Jon Scott is not a future hall of famer, but he is in the mix to replace Jason Peters in Buffalo, and that means he is good enough to play in this league.

So what does it all mean? It means we don't know much about most of the Lions O-line. However, you know me -- I'll take a crack at it anyways.

First, lets look at the depth chart as it now stands: (from DetroitLions.com as of 7-14-09)

# Name Position Height Weight Age Years College
65 Gandy, Dylan C 6-3 290 27 4 Texas Tech
64 Gerberry, Dan C 6-3 302 23 R Ball State
51 Raiola, Dominic C 6-1 295 29 9 Nebraska
73 Fonoti, Toniu G 6-4 340 27 7 Nebraska
66 Peterman, Stephen G 6-4 323 27 5 Louisiana State

71 Ramirez, Manny G 6-3 326 25 3 Texas Tech
76 Backus, Jeff T 6-5 305 30 9 Michigan
75 Barton, Kirk T 6-6 300 24 1 Ohio State
77 Cherilus, Gosder T 6-7 319 24 2 Boston College
74 Cook, Damion T 6-5 330 29 9 Bethune-Cookman

68 Jansen, Jon T 6-6 297 33 11 Michigan
70 Loper, Daniel T 6-6 320 27 5 Texas Tech
71 Murtha, Lydon T 6-7 315 23 R Nebraska
72 Salaam, Ephraim T 6-7 310 32 12 San Diego State

At first glance, you can tell Martin Mayhew went Tackle shopping this ifseason. A whopping 8 players listed at OT, with just 3 G and 3 C. So what gives?

Well, first off, here is your starting Offensive Line for 2009, game 1:

LT - Jeff Backus
LG - Daniel Loper
C - Dominic Raiola
RG - Stephen Peterman
RT - Gosder Cherilus

It is the backup positions where I feel there is the most competition among the line, no matter what way the Allen Park Rail Line is taking us with their statements. They don't want the "incumbents" to feel comfortable, but the reality is that the starting jobs are those 5 guys to lose.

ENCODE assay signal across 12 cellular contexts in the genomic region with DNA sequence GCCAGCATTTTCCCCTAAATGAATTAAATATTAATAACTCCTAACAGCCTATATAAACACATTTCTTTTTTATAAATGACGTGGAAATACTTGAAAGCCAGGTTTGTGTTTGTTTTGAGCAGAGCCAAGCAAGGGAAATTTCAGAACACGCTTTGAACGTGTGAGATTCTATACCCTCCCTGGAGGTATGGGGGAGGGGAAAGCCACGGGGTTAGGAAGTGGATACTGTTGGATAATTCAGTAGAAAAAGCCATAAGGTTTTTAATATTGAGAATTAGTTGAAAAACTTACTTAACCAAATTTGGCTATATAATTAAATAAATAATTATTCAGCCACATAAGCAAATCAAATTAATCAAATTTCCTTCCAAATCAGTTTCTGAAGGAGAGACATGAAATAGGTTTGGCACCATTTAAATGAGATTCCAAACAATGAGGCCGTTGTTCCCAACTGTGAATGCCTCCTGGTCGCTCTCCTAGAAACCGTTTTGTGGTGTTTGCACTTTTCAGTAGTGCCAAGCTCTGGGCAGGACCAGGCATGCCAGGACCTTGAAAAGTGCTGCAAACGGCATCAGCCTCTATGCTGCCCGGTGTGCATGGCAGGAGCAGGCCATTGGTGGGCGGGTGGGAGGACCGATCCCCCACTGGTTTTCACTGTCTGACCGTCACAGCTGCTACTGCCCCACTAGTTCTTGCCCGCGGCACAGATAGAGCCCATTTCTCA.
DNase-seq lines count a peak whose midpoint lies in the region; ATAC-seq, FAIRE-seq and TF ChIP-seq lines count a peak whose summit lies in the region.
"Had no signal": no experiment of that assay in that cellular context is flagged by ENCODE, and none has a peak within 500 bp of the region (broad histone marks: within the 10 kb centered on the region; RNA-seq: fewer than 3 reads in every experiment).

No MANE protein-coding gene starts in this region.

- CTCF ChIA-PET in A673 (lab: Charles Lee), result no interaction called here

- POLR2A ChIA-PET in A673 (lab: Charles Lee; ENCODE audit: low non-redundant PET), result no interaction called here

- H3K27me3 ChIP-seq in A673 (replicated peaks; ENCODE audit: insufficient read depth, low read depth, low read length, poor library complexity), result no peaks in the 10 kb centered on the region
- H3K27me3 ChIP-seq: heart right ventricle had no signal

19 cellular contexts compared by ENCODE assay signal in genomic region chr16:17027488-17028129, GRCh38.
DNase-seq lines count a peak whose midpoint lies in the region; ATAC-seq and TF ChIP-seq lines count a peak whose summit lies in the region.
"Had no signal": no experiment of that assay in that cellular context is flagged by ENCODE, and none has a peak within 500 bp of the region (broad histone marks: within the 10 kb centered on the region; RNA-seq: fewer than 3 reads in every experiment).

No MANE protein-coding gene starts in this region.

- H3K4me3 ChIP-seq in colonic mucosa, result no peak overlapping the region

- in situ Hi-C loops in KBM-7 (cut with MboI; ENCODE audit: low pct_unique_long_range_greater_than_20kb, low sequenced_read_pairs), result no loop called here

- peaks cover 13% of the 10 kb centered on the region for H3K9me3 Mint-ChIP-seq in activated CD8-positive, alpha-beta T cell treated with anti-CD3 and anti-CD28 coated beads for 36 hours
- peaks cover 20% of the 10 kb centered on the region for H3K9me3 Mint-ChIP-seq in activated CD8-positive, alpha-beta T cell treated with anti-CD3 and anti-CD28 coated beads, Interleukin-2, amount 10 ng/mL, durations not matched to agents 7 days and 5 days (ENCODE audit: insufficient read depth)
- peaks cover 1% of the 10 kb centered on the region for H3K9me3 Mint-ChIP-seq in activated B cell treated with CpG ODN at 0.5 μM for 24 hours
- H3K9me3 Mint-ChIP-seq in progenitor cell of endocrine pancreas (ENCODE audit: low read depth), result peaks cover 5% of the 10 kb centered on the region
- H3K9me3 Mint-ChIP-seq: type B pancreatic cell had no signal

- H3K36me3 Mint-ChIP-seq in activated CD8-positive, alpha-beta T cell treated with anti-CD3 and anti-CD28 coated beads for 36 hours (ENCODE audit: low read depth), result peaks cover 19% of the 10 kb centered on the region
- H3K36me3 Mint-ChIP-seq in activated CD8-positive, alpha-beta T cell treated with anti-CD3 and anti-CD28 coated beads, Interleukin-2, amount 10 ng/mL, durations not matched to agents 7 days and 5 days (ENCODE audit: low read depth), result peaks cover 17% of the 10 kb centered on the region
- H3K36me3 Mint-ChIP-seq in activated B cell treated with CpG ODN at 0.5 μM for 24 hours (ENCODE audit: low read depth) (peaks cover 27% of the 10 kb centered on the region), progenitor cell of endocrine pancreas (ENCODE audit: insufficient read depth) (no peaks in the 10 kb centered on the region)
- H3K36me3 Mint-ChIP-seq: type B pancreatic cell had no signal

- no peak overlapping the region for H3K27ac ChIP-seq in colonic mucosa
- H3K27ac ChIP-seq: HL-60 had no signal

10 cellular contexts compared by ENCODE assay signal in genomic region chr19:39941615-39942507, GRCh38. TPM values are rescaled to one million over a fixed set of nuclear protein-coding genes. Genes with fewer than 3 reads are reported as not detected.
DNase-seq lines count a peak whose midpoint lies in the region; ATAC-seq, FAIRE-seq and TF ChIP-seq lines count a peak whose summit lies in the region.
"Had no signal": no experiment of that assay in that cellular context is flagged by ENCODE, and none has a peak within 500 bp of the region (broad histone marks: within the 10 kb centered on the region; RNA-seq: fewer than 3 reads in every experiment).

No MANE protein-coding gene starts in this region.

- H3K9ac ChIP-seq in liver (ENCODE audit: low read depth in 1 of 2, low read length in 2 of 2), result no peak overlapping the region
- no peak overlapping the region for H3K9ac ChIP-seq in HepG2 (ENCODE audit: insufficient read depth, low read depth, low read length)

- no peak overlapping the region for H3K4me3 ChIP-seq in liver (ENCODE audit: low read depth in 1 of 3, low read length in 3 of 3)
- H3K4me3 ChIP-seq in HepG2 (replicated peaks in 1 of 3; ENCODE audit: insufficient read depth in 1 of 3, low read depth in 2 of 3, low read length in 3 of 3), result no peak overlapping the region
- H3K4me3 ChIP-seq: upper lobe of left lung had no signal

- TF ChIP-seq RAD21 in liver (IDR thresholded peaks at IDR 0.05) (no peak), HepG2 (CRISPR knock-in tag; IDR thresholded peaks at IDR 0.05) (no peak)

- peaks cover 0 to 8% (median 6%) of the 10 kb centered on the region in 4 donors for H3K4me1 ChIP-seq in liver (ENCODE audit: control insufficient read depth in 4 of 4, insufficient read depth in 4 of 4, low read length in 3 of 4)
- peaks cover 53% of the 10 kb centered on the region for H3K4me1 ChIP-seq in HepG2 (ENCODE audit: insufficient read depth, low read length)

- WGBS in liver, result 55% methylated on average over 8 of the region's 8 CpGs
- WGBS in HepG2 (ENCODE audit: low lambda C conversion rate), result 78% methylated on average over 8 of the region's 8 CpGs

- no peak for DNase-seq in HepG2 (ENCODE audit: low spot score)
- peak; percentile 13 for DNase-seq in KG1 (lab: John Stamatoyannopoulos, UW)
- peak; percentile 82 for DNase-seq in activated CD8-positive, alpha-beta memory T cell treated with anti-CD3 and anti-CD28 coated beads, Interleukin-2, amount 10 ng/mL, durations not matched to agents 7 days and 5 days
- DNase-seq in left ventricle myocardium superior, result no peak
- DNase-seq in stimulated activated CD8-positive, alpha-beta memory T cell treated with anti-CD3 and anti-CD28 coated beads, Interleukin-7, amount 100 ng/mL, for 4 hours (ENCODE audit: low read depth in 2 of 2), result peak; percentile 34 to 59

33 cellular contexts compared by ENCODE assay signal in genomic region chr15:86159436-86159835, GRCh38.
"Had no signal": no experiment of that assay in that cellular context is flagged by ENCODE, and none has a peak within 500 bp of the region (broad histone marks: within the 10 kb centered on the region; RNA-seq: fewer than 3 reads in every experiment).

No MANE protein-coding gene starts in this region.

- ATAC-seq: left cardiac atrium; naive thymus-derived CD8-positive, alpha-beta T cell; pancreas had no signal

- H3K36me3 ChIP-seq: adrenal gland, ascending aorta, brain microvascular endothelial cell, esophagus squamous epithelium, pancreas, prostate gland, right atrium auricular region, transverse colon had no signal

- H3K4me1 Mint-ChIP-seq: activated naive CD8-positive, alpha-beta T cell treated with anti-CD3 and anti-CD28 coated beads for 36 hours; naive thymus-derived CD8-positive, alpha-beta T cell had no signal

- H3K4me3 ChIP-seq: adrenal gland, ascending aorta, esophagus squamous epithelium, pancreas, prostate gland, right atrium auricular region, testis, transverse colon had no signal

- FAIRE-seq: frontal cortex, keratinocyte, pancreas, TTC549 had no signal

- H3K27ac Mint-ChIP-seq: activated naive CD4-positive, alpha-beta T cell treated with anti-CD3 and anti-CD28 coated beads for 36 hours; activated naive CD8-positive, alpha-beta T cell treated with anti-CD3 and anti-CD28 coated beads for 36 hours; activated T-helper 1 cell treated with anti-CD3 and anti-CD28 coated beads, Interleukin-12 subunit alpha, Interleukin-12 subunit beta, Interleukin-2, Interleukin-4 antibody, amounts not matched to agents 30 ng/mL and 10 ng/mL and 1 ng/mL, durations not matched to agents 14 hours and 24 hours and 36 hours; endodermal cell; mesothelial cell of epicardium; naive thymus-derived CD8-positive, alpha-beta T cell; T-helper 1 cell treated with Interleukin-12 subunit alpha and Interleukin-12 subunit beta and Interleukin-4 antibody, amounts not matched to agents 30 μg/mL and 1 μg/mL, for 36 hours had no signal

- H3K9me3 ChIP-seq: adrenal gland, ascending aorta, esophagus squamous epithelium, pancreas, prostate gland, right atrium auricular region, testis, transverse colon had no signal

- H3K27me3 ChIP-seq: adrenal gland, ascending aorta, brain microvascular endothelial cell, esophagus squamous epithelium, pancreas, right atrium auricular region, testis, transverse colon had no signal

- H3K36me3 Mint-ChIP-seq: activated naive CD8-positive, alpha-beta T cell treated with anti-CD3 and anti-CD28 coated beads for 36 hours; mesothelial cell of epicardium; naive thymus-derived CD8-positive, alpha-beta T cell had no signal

Jeff Backus is still a long term investment for the Lions. As LT's go, you have better, you have worse. He's not pro-bowl caliber, and at this point in his career never likely will be. He is hard working, and can get the job done -- especially if the Lions actually scheme in some short throws, and TE help with the speed rushers off the edge. Having a healthy, solid LG in his prime next to him will surely help as well. If Backus doesn't show improvement at least back to average in 2009, look for that to be at the top of Martin Mayhew's wish list next ifseason (along with a DT and a CB).

Dominic Raiola just got an extension from the Lions and for good reason: If they cut him today, he would be immediately picked up and could start for better than half the teams in the NFL. End of story. You keep a guy like that around. Sure, he has weakness -- but what player doesn't? Scheming to move him into the second level while Peterman and Cherilus level guys on their side would be one good move, as Raiola is good at pulling, and great in space.

Daniel Loper is listed as a T because that was his position in Tennessee, although in reality he was the #1 backup LT, LG, RG, and RT -- and when he went in there was ZERO dropoff in line play. Tennessee was returning it's excellent starting lineup, and Loper was too expensive to hold onto as a backup. Good news is, he is here on a 1 year deal so if he doesn't step up to his opportunity to start, the Lions aren't "stuck" with him long term. My gut says he more than steps up to the challenge, and is signed long-term by the Lions.

Stephen Peterman wasn't brought back to ride the pine -- he was brought back to continue the progress he and Cherilus showed together as the season progressed, and the Lions did some more man-power-blocking (blowing people off the ball offensively, instead of stepping back and look offensive). Thanks to the big point deficits, the running game wasn't given a consistent chance but when Kevin Smith did run to that side, the Peterman-Cherilus tandem did their jobs well.

Gosder Cherilus showed some flashes last year when finally given a chance to play, and to take his lumps. Every rookies has some struggles, and Cherilus was no exception. Moving to the man-based power blocking scheme this year that Linehan favors will help him tremendously as he is the type of player that likes to be taking chunks out of guys, not stepping back and waiting for them. I look for him to take a big leap this year.